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'Gazetteer of the Persian Gulf. Vol I. Historical. Part IA & IB. J G Lorimer. 1915' [‎625] (768/1782)

The record is made up of 2 volumes (1624 pages). It was created in 1915. It was written in English. The original is part of the British Library: India Office The department of the British Government to which the Government of India reported between 1858 and 1947. The successor to the Court of Directors. Records and Private Papers.

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be of such importance that he returned to Masqat with Colonel Stewart,
R.E., the Director of the telegraph operations^ and asked Saiyid Thuwaini
to state in writing-, for purposes of official record, whether Maqlab
itself and the villages of Habalain and Maqaqah, between
which the telegraph line crossed the isthmus, were part of His
Highnesses territory, and whether he agreed to certain local dispositions
proposed by the telegraph officials. In reply, in a communication dated
2l6t February 1864, the Sultan with reference to "Maqlab, Khasab and
their neighbourhood •" stated categorically "These are all my country
and my dependents, no one has any concern with themand he assented
to the suggestions regarding details of construction. From local
enquiries, made later, it seemed certain that Kumzar and Khasab on the
western coast, together with the villages between them, actually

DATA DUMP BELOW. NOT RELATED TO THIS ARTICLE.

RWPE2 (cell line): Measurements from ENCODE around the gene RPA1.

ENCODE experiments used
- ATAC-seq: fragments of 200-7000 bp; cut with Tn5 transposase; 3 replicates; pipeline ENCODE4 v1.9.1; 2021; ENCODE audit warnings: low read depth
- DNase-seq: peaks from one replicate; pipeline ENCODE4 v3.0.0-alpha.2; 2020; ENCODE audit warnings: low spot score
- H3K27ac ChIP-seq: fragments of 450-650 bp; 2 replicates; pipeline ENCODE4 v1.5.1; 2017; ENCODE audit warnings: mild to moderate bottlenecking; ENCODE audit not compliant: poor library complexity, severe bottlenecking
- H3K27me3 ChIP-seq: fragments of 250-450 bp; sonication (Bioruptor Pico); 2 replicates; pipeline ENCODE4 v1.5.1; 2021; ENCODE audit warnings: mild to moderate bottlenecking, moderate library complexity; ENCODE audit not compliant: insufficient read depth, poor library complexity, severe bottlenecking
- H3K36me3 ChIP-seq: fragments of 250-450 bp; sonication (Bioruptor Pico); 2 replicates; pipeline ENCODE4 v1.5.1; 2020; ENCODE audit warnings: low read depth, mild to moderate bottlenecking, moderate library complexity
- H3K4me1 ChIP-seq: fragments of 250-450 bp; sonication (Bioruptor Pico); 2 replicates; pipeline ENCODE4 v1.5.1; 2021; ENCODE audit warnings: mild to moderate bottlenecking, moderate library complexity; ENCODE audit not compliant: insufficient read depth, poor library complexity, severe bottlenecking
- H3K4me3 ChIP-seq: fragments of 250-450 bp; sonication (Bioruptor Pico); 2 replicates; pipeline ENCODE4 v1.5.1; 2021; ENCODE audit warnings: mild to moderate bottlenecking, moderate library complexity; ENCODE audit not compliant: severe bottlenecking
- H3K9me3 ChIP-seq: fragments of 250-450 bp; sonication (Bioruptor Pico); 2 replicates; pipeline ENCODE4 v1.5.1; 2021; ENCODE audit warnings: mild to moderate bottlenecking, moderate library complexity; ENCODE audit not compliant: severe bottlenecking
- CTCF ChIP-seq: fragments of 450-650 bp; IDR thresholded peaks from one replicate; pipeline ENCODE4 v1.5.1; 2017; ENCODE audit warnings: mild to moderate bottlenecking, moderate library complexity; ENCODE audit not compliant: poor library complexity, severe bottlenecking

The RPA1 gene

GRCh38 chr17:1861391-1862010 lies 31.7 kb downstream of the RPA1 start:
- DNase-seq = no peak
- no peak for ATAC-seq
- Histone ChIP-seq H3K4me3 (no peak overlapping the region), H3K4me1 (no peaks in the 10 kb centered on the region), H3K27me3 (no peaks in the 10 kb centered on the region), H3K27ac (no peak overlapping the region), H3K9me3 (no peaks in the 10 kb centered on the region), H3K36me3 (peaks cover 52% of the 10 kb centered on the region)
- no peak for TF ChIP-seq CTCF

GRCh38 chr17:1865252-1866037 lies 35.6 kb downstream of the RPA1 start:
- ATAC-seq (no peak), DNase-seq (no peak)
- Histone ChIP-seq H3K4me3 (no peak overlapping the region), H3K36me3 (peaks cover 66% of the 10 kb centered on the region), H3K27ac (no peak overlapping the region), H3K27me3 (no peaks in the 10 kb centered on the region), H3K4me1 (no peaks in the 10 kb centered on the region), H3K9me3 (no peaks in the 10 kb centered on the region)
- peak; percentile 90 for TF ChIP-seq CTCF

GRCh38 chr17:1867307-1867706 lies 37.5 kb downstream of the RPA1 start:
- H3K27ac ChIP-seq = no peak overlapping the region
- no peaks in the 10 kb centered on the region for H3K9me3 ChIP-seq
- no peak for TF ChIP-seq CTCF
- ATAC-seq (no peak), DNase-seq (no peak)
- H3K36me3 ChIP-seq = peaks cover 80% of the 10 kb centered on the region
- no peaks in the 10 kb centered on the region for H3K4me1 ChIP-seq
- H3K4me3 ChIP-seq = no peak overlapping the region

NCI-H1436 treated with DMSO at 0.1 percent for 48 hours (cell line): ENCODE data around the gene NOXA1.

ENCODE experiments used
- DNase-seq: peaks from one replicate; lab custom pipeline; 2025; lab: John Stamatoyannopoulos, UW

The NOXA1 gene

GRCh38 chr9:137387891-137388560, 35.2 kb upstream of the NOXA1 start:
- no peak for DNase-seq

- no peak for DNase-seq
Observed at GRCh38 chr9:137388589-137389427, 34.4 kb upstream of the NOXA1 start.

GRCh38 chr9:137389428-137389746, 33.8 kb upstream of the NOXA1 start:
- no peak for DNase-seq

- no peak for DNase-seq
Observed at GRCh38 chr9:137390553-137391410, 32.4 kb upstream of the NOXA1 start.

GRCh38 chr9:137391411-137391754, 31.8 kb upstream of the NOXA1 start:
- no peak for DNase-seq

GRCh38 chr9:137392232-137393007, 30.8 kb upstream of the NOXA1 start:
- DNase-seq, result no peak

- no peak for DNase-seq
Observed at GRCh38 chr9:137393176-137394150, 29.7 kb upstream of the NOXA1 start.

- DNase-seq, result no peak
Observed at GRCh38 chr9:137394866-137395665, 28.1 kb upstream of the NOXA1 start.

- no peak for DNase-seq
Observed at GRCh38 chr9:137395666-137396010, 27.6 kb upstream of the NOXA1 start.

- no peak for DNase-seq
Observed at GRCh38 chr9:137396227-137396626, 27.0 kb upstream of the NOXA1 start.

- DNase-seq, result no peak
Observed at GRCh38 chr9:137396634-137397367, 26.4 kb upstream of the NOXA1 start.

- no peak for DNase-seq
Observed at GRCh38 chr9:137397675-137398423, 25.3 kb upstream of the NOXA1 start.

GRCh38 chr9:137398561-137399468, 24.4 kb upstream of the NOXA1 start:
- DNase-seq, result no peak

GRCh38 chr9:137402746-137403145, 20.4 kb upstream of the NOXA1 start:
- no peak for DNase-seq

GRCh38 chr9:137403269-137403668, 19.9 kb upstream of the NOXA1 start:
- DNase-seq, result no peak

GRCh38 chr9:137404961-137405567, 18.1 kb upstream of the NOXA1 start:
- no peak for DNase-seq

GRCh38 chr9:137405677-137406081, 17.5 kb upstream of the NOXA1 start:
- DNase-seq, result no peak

acknowledged the sovereignty of the Sultan of 'Oman; but some
doubt remained as to the status of the inhabitants of Film, Shabus, and
Shisah on the eastern side of the promontory, who were said to be
virtually independent while at home and to become subjects of the
Shaikh of the Sharjah in the date season, when they were accustomed
to migrate to Dibah. On the other hand no claim to any part of
Ruus-al-Jibal was openly advanced by the Shaikh of Sharjah, and it
was stated that, in reply to a reference from the Shaikh of Maqaqah,
Sultan-bin-Saqar had merely ordered that the telegraph operations
should not be opposed in any way.
The undispelled doubts in regard to jurisdiction at Maqlab continued
for some time to exercise the Government of Bombay; but they clearly
inclined to the view that the tract belonged to Masqat. The
question whether the telegraph station should be regarded as lying in
the official district of the Consul at Masqat or in that of the
Political Resident A senior ranking political representative (equivalent to a Consul General) from the diplomatic corps of the Government of India or one of its subordinate provincial governments, in charge of a Political Residency. in the Persian Gulf Historically used by the British to refer to the sea area between the Arabian Peninsula and Iran. Often referred to as The Gulf or the Arabian Gulf. , between whom at this time
there was some friction, was decided by the Bombay Government on the
iUt of April in favour of the former officer, on the ground that
" it is generally admitted that Mussendom is in the territory of the
Imaum of Muscat and later, on the 5th of July 1S64, the same Gov
ernment ruled that " the Telegraph Islands in the liilphinstone Inlet are
part of the Muscat territory,^ and that consequently the Political Agent A mid-ranking political representative (equivalent to a Consul) from the diplomatic corps of the Government of India or one of its subordinate provincial governments, in charge of a Political Agency. at
Masqat should deal with offences committed in Ruus-al-Jibal by British
subjects under his consular instructions, obtaining from the Sultan of
'Oman the requisite authority to dispose of such as might be committed
by others. On the 26th of October 1864 however, on a representation
by Colonel Pelly, Resident in the Persian Gulf Historically used by the British to refer to the sea area between the Arabian Peninsula and Iran. Often referred to as The Gulf or the Arabian Gulf. , that it was inexpedient
to raise a question of local boundaries and that the contingency of claims